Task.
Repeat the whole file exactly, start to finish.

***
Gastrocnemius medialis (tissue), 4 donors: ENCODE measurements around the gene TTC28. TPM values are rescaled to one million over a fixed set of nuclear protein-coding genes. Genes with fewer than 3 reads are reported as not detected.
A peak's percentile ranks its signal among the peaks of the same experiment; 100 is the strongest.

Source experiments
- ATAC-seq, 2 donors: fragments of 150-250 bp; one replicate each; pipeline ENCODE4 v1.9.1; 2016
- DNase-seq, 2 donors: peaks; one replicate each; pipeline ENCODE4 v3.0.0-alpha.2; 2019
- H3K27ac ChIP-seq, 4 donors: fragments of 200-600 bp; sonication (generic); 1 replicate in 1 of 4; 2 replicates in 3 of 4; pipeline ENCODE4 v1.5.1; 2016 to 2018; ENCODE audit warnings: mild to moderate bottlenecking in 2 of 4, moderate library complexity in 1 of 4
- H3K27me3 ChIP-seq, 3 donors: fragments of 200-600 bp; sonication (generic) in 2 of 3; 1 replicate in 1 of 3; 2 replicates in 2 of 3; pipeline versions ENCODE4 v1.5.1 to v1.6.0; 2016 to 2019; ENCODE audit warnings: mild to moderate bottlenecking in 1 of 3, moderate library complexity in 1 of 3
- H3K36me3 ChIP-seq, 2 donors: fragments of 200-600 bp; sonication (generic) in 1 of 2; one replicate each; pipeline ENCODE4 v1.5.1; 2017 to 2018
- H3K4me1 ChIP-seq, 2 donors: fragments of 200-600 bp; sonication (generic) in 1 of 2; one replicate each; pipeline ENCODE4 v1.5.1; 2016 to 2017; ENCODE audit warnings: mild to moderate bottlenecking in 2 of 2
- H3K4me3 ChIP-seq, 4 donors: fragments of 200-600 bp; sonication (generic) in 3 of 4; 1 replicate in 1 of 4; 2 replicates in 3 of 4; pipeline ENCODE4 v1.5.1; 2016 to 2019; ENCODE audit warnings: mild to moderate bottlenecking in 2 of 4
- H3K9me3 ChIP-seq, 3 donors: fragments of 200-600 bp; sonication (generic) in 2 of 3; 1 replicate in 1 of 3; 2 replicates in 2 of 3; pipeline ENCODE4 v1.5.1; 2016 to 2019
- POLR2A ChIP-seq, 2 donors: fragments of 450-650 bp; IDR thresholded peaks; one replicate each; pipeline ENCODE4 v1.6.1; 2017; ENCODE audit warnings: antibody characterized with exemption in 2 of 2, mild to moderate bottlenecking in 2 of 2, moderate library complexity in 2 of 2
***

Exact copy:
Gastrocnemius medialis (tissue), 4 donors: ENCODE measurements around the gene TTC28. TPM values are rescaled to one million over a fixed set of nuclear protein-coding genes. Genes with fewer than 3 reads are reported as not detected.
A peak's percentile ranks its signal among the peaks of the same experiment; 100 is the strongest.

Source experiments
- ATAC-seq, 2 donors: fragments of 150-250 bp; one replicate each; pipeline ENCODE4 v1.9.1; 2016
- DNase-seq, 2 donors: peaks; one replicate each; pipeline ENCODE4 v3.0.0-alpha.2; 2019
- H3K27ac ChIP-seq, 4 donors: fragments of 200-600 bp; sonication (generic); 1 replicate in 1 of 4; 2 replicates in 3 of 4; pipeline ENCODE4 v1.5.1; 2016 to 2018; ENCODE audit warnings: mild to moderate bottlenecking in 2 of 4, moderate library complexity in 1 of 4
- H3K27me3 ChIP-seq, 3 donors: fragments of 200-600 bp; sonication (generic) in 2 of 3; 1 replicate in 1 of 3; 2 replicates in 2 of 3; pipeline versions ENCODE4 v1.5.1 to v1.6.0; 2016 to 2019; ENCODE audit warnings: mild to moderate bottlenecking in 1 of 3, moderate library complexity in 1 of 3
- H3K36me3 ChIP-seq, 2 donors: fragments of 200-600 bp; sonication (generic) in 1 of 2; one replicate each; pipeline ENCODE4 v1.5.1; 2017 to 2018
- H3K4me1 ChIP-seq, 2 donors: fragments of 200-600 bp; sonication (generic) in 1 of 2; one replicate each; pipeline ENCODE4 v1.5.1; 2016 to 2017; ENCODE audit warnings: mild to moderate bottlenecking in 2 of 2
- H3K4me3 ChIP-seq, 4 donors: fragments of 200-600 bp; sonication (generic) in 3 of 4; 1 replicate in 1 of 4; 2 replicates in 3 of 4; pipeline ENCODE4 v1.5.1; 2016 to 2019; ENCODE audit warnings: mild to moderate bottlenecking in 2 of 4
- H3K9me3 ChIP-seq, 3 donors: fragments of 200-600 bp; sonication (generic) in 2 of 3; 1 replicate in 1 of 3; 2 replicates in 2 of 3; pipeline ENCODE4 v1.5.1; 2016 to 2019
- POLR2A ChIP-seq, 2 donors: fragments of 450-650 bp; IDR thresholded peaks; one replicate each; pipeline ENCODE4 v1.6.1; 2017; ENCODE audit warnings: antibody characterized with exemption in 2 of 2, mild to moderate bottlenecking in 2 of 2, moderate library complexity in 2 of 2